Sarah Potter Writes

Pursued by the Muses of prose, poetry, and music.

Archive for the category “Allotment”

#Home Produce 01: Redcurrant Jelly

Some of you will know that my attempt to make gooseberry jam a few weeks ago ended in disaster. I burned the sugar and ended up with dark-brown jam that smelled like a bonfire. Mister Potter was not pleased, as he’d picked the fruit and had numerous arguments with thorns in the process.

It was my job to pick the first batch of redcurrants. This involved doing battle with bindweed-imprisoned nets for two hours; no blood drawn and 2 lbs of fruit yielded. Since then, Mister has picked another batch, which I’ve put in the freezer to make some jelly for Christmas.

So here’s how to make redcurrant jelly without burning it, even if (like me) you don’t own a preserving pan but use a large stainless steel saucepan instead…

  1. Match the weight of sugar to the weight of redcurrants — 2lb (900g) of each is a manageable quantity. Unrefined golden caster sugar or soft brown sugar are best.
  2. Wash the fruit in a colander and leave the stalks on (my son will kill me if he reads this, as he spent an hour removing the stalks, only for me to discover afterwards that this wasn’t necessary).
  3. Put the sugar in a warm place.
  4. Slowly bring the fruit to the boil in the pan, continuously pressing down the fruit with a spoon to squeeze out the juice. I use a wooden spoon. This takes about 10 minutes. If you get bored, read a book while stirring but don’t set fire to the pages.
  5. Take pan off the stove temporarily and add warmed sugar, stirring until totally absorbed.
  6. Turn on the oven (Gas Mark 3/Electric 170 C) ready for heating jars. Boil the tops of the jars in a saucepan of water for 10 minutes.
  7. Bring mixture up to rapid boil. Boil for 8 minutes (no need to keep it at maximum heat — just bubbling nicely, like a witch’s cauldron). Important to keep stirring throughout. Read some more of your book!
  8. Tip the mixture into a large nylon sieve and press the mixture through into a large bowl. If you want a totally clear jelly, you’ll need to line the sieve with a double layer of gauze, so the jelly drips through, but obviously this takes longer.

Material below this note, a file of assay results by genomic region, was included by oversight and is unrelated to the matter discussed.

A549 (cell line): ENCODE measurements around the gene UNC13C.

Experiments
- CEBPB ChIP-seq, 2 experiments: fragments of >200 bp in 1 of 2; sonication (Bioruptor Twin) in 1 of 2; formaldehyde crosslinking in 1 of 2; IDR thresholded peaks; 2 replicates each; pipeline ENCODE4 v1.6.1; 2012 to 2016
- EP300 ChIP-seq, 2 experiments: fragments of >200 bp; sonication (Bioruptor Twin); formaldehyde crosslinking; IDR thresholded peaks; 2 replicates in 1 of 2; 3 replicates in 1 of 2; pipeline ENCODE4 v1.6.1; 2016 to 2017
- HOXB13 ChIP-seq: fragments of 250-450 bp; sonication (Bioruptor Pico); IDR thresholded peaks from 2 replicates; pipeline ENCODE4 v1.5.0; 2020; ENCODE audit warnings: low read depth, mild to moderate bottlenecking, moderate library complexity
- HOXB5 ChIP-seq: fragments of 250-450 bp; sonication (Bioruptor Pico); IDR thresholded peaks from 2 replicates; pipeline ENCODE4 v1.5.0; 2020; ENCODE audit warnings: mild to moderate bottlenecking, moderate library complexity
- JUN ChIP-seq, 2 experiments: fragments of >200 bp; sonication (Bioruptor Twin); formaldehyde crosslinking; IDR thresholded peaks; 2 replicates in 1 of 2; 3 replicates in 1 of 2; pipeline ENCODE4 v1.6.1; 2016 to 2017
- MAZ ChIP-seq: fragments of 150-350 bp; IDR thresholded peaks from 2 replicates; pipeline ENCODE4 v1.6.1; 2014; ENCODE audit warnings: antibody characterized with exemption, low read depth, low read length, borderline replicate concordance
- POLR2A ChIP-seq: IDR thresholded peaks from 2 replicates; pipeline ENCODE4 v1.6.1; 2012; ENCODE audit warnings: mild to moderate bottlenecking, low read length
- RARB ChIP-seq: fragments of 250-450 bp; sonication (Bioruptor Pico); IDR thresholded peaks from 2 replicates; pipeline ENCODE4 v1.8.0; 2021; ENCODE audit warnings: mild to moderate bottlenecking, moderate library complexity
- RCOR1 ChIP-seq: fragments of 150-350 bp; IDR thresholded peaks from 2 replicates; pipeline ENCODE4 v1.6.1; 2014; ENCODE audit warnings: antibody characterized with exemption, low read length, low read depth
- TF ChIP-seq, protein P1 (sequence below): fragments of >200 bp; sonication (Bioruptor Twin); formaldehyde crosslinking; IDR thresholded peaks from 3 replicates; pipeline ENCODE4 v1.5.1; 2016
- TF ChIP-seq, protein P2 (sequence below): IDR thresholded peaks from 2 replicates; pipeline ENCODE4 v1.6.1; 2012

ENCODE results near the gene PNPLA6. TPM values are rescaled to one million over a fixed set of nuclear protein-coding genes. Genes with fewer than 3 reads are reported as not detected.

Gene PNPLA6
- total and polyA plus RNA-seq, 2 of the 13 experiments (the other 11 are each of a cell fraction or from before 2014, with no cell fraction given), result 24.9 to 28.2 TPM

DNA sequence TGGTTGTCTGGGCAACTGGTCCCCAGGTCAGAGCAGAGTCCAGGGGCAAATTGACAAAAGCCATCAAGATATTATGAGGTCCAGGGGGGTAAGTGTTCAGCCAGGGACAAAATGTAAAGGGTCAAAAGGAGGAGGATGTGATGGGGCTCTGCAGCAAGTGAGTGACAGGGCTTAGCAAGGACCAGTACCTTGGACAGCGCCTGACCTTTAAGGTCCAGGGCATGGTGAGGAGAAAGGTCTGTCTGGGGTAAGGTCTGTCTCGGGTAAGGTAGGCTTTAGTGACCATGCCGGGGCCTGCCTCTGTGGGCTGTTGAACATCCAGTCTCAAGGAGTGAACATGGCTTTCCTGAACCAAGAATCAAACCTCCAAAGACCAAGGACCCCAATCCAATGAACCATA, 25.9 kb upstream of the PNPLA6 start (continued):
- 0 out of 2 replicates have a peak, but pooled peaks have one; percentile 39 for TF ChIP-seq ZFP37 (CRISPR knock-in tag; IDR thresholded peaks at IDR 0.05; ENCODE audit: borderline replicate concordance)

9. Put your jars into the oven on a tray for 5 minutes.
  10. Pour jelly into warmed jars (with them removed from the oven, of course!).
  11. Cover jars with waxed discs, or put a piece of baking parchment on top of the jar, screw on the lid, then trim the parchment to look tidy.
  12. When the jars have cooled, store them in a cupboard until required. Once you’ve opened a jar, keep it in the fridge.

Monday Morning #Haiku 164 — July Harvest

Bounty of Summer
Fresh fruit and vegetables
Await chef’s orders

September’s Allotment Beauties


Let the judging begin, from smallest squash to largest marrow!

I’m just taking a break from my preparations for tomorrow’s book launch of Noah Padgett and the Dog-People, to reflect upon other ways of being creative: that of growing your own food and using it to create yummy meals. In the case of the beauties in this picture, Mister was responsible for their planting and nurturing, and I’ll be responsible for their cooking.

As I’ve mentioned before, I love inventing recipes and hardly ever refer to cookery books, so maybe one day I’ll take a break from writing fiction to produce my own book of tasty and nutritious meals.

Sunny July’s Allotment Produce & Garden Flowers

Sunny July's Allotment Produce & Garden Flowers

Wordless Wednesday — Wholemeal Rhubarb & Cherry Jam Double Crust Pie

Rhubarb & Cherry Jam Pie with Goats Milk Ice Cream

Wordless Wednesday — Redcurrant Punnet or Jewellery Box?


First Week of Summer #Allotment Produce

Allotment Produce 24th June

Wednesday’s Pickings

Allotment Produce 27th June

Saturday’s Pickings

Wordless Wednesday — Allotment Harvest

September Harvest Allotment 2014

Wordless Wednesday — Salad Potatoes Discuss How to Avoid the Kitchen Knife

Mutant Potatoes


So they have a purpose after all!


After a long battle with snails this year, for once I caught them doing something useful.

Every year, an ancient apple tree drops inedible apples on my patio at the top of the garden. These apples are huge Bramleys that rot, even while they’re on the tree; a tree that’s gradually dying but I haven’t the heart to cut down.

When my dog was a puppy, she used to like playing with the apples and I dreaded her chomping on a lurking wasp by mistake. On countless occasions I’ve almost twisted my ankle on apples or skidded on their slushy remains in the rain. I can’t sit at the table on the patio in the wind without wearing a tin helmet. They jump like bouncing bombs across the lawn, requiring picking up before mowing the grass. And for all their sins, not a single apple pie to be had.

Hopefully, the baby apple tree at our allotment will produce its first yield of Cox’s this year. Meanwhile, perhaps I should transport a bag of rotten Bramleys there to keep the snails off our vegetable produce. On the other hand, perhaps every snail within a mile would head to our plot for the chance of a squidgy apple feast.

To check out my earlier posts involving snails and slugs, you’re welcome to follow the slime trail @~@~@~@~@~@~@~@~@~@~@~@~@~

Monday Morning Haiku #23

The Allotment into its Fifteenth Month

Wordless Wednesday: Mr Slow Worm, the Garden Hero that Eats Slugs

Wordless Wednesday: Garden Demolition Expert

tanka 13

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